This book offers a philosophical analysis of the moral and legal justifications for the use of force. While the book focuses on the ethics self-defense, it also explores its relation to lesser evil justifications, public authority, the justification of punishment, and the ethics of war.
Steinhoff’s account of the moral use of force covers a wide range of topics, including the nature of justification in general, the precise elements of different justifications, the logic of claim- and liberty-rights and of rights forfeiture, the value of human life and its limits, and the principles of reciprocity and precaution. While the author’s analysis is primarily philosophical, it is informed by a metaethical stance that also places heavy emphasis on existing law and legal scholarship. In doing so, the book appeals to widely shared moral intuitions, precepts, and concepts grounded in criminal law.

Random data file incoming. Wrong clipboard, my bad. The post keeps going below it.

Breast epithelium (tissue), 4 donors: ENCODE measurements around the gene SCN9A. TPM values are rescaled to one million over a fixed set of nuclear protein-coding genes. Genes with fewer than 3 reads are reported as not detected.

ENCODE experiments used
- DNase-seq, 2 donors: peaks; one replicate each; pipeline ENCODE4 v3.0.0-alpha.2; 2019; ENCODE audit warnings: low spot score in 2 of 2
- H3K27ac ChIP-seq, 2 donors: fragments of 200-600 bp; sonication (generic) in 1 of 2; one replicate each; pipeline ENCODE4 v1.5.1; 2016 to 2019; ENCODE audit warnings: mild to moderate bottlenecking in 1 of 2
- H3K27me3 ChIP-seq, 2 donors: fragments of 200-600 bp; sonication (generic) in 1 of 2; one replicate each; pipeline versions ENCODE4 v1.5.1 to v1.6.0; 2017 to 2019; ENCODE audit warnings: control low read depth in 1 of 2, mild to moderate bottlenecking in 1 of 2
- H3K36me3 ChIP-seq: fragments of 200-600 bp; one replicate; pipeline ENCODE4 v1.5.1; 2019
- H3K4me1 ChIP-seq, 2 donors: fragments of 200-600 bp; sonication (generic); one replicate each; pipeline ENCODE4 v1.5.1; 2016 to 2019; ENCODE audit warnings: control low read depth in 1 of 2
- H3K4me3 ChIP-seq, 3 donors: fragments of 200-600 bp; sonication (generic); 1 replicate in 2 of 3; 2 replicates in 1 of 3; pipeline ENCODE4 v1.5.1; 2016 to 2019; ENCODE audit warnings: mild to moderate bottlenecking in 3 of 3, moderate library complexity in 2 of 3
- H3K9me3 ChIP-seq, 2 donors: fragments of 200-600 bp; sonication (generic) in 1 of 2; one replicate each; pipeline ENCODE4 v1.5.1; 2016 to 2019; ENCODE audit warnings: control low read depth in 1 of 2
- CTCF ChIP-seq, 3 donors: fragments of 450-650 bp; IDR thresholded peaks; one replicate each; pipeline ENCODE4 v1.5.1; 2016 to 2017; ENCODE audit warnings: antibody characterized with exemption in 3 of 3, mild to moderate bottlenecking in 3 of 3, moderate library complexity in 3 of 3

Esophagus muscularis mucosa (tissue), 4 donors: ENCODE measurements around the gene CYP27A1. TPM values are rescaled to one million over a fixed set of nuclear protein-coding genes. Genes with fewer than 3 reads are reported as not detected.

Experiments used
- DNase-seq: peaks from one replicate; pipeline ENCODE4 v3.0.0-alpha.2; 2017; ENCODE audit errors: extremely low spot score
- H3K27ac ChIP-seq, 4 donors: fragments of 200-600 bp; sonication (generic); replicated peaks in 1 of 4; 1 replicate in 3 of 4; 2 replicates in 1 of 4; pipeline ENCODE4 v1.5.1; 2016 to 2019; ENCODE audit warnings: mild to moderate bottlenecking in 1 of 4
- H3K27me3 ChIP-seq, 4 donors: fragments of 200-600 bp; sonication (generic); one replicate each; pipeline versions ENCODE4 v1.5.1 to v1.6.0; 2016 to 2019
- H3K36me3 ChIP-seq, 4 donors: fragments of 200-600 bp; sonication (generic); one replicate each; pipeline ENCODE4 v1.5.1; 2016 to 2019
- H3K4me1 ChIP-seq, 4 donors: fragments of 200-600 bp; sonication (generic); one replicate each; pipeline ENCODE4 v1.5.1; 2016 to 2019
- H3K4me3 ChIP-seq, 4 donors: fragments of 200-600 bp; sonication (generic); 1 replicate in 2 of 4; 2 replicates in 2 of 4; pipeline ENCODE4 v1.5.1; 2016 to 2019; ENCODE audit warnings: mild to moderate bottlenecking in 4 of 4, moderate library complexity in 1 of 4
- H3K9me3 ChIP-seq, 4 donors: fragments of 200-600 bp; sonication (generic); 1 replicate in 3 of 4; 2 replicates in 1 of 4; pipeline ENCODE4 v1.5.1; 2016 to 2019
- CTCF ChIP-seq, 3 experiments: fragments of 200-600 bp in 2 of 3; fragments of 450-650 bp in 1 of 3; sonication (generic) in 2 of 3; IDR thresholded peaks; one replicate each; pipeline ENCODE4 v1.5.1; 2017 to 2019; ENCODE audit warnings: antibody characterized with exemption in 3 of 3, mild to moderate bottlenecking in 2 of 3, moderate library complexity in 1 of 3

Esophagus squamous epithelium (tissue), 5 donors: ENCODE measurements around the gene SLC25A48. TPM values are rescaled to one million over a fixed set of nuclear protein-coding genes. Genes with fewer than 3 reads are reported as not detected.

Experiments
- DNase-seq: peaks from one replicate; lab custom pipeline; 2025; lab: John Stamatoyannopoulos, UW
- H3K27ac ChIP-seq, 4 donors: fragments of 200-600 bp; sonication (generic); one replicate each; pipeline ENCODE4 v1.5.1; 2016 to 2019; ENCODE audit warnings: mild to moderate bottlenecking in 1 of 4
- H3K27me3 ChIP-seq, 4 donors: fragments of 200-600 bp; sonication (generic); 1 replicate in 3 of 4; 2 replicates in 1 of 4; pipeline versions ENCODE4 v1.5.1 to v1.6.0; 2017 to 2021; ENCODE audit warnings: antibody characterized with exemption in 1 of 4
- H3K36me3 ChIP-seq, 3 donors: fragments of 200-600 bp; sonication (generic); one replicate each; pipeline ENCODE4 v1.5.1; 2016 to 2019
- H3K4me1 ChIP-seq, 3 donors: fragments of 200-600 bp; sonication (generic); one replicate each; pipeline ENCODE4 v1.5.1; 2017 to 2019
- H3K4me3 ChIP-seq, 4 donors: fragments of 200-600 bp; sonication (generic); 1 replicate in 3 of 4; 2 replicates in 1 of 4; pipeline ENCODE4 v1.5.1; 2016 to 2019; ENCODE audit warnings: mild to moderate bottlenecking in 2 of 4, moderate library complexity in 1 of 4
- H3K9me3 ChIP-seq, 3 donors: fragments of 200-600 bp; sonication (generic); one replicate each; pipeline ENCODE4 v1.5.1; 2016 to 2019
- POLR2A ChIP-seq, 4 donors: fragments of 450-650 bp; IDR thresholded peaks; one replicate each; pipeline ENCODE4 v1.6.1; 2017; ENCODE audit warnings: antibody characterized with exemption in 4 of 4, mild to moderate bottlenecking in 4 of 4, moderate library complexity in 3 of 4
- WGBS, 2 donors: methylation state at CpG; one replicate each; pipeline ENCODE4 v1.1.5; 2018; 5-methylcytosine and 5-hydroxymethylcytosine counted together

Self-Defense, Necessity, and Punishment offers the most comprehensive and systematic account of the ethics of self-defense. It will be of interest to scholars and graduate students working in applied ethics and moral philosophy, philosophy of law, and political philosophy.